Once again I'm awake much too early for the weekend. I used to think my old man was insane because he'd be up before dawn on his days off, and now I'm just like him. His habit of early rising is one thing I never thought I'd inherit.
But I'm up, and for some reason I'm thinking about the blogosphere and some of the stuff I've stumbled across in the past few years. I started blogging fairly recently (less than a year ago) after it struck me I was leaving comments on so many other blogs I might as well have one of my own, although finding out my brother-in-law blogged may have been the tipping point last winter. And why it would be the thing that nudged me when I'd been reading friends' blogs, like The Retread Ranger Station, for years is a mystery. Unless, of course, it was the universe crying out for symmetry: the BIL is a Ron Paul supporter, and I'm about as far left on the spectrum as it's possible to go.
Think the first blog written by a stranger that I ever read on a regular basis was Pharyngula -- I'm not sure how I stumbled across it -- but I got hooked fairly fast. Don't read it as much as I used to -- it's gotten too popular with some of the shriller voices in the science/atheism community and tends to degenerate too rapidly to about same the level of discourse as third grade boys telling the girls they're not allowed in the treehouse because they're dumb. Even when I'm agreeing with the general sentiment, the tone of the religion bashing makes me uncomfortable. PZ and his acolytes tend to see the world in a much more dichotomous fashion than I do, as well as making the all too common mistake of assuming that because someone is wrong about one thing he or she is an ignorant fucktard who's wrong about everything*. If only life were that simple! (I still love the Friday cephalapod posts, though.)
But I do have to credit PZ Meyers and Pharyngula for steering me to a whole lot of other blogs. It's how I found Evolving Thoughts, Respectful Insolence, and Politits. And those blogs led to other blogs (Utah Savage, Yikes, and innumerable others), some of which turned out to be worth repeated visits and others that were the equivalent of one hit wonders. I stumbled across some where I have almost nothing in common with the blogger and for sure don't share her core beliefs, like Dancing Down the Moon, but was so blown away by the quality of the writing or the photos (Chris Clarke's Coyote Crossing comes to mind) I had to keep going back, and I found others where after dropping by once or twice it felt like I was so totally on the same wave length as the writer that it was like knowing that person forever (Yellowdog Granny). Cyberspace is an amazing place.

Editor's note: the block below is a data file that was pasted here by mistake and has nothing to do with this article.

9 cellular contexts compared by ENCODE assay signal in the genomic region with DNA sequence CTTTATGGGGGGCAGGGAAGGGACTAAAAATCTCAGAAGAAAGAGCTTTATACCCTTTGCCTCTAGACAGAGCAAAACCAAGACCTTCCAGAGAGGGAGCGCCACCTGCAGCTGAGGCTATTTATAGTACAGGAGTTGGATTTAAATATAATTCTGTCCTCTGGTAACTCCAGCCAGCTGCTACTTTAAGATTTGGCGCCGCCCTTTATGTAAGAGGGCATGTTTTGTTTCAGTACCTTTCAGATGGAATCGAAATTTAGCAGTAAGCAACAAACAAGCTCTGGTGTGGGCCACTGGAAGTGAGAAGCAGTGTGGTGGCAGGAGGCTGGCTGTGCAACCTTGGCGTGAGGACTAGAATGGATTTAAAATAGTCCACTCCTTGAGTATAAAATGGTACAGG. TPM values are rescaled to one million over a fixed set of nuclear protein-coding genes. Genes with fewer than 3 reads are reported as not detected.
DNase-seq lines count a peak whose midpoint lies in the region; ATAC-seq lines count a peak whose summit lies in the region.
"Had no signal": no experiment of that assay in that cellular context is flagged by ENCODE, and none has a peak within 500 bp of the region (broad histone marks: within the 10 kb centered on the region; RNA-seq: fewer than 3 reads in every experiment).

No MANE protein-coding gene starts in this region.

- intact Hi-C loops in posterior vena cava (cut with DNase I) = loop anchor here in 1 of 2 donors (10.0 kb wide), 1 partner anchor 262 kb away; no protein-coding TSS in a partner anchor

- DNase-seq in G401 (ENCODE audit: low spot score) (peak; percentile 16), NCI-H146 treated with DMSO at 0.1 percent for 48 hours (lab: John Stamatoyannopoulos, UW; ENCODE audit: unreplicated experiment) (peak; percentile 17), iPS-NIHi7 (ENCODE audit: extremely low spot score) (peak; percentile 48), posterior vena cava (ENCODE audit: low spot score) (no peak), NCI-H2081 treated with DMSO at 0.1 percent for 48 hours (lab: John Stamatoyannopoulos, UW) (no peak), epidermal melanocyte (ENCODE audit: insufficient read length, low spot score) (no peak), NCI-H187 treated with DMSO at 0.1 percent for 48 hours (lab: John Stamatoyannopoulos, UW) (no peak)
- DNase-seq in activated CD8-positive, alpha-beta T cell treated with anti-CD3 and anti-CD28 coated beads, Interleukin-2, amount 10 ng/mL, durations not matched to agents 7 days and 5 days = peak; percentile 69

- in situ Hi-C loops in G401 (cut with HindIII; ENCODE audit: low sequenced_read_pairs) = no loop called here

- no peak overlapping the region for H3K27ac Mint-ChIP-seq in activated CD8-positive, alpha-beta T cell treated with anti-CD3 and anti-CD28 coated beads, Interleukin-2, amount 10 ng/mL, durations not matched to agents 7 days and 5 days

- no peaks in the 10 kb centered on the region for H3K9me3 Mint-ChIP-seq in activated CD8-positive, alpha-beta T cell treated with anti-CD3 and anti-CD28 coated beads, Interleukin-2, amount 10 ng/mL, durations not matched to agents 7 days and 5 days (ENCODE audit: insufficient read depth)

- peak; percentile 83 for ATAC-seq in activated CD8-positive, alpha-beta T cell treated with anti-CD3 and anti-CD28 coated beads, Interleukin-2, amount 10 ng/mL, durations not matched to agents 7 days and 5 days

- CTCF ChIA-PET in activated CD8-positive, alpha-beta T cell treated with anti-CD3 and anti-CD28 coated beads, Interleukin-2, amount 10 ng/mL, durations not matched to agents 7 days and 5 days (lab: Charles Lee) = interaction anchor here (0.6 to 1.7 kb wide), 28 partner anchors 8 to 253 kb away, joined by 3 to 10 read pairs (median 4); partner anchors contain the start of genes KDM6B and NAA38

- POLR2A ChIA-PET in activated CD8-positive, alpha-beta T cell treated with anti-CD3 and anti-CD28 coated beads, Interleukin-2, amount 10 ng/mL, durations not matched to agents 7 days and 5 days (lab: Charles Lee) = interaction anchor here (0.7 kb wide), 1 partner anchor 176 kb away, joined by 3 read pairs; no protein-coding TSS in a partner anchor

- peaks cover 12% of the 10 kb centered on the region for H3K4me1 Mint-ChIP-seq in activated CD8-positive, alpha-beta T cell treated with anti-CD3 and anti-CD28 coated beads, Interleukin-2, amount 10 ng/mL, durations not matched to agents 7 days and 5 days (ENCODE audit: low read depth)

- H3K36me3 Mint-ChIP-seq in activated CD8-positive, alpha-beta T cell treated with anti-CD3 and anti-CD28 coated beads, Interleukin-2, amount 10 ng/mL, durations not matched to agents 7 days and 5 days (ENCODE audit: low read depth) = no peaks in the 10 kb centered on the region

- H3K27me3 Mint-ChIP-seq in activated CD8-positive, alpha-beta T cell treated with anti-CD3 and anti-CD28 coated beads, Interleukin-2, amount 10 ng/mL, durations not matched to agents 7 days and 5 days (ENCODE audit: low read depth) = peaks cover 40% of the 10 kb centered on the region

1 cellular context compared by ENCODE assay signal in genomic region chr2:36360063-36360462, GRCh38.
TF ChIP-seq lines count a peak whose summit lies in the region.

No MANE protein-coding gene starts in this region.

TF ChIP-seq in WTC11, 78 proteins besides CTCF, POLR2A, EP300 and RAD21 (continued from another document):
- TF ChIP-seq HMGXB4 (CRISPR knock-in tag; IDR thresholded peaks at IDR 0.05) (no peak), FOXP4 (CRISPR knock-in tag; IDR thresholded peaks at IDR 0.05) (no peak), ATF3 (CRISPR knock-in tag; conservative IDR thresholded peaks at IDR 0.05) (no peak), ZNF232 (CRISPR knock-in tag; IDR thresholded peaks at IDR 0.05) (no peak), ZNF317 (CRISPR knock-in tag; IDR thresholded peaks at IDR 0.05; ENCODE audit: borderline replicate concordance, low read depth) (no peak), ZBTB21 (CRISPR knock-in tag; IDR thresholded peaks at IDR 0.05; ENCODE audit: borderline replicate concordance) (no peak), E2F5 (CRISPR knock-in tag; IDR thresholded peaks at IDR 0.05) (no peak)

End result is a blogroll and favorites lists that includes feminism, science, politics, life in general, blogs that are small and intimate (a handful of regulars dropping by to comment), blogs that attract zillions, blogs that serve as forums for serious professional discussions, blogs that are a place to share mutual frustrations, blogs that started out as one person's way to let friends and family know what was happening in their lives and then morphed into a giant on-line community, and blogs where the writer intended from day one for it to be a soap box.
I'm not sure where this one falls. Not exactly a soap box, definitely not a showcase for either writing or photography, more or less still a memo pad for random thoughts and an occasional rant. I'm still debating things like just how much self-revelation to do in terms of a profile -- being anonymous has always struck me as odd because my initial experiences with the internet, back before it was the internet, all required using variations on my real name for a user ID. I participated in on-line discussion groups, listservs of various types, for years as myself, so making up a user ID to blog felt weird. Even the nicknames I've had over the years were all variations on my actual name, so I stuck with who I actually am: Nan.
I wasn't sure just how interested I am in having random trolls drop by, so I said No to letting search engines find this blog (although I said Yes to the same question on my other blog, I See Dead People, which is rather contradictory), but haven't bothered with Comments moderation since about the first week. Yet. I've seen enough nastiness and weirdness crop up on other people's spaces to understand why doing comments moderation or even blocking comments entirely can be a good thing. I can also understand how annoying it gets when a commenter decides to hijack a comments thread to use it as a soapbox for his or her personal obsessions, but figure if I get sufficiently annoyed that's what the delete key is for. If someone says something too off topic, rude, or just plain stupid, there's always the metaphorical trash can.
Is it time for C-SPAN yet?
(*think it's only true if you're the Republican vice presidential candidate)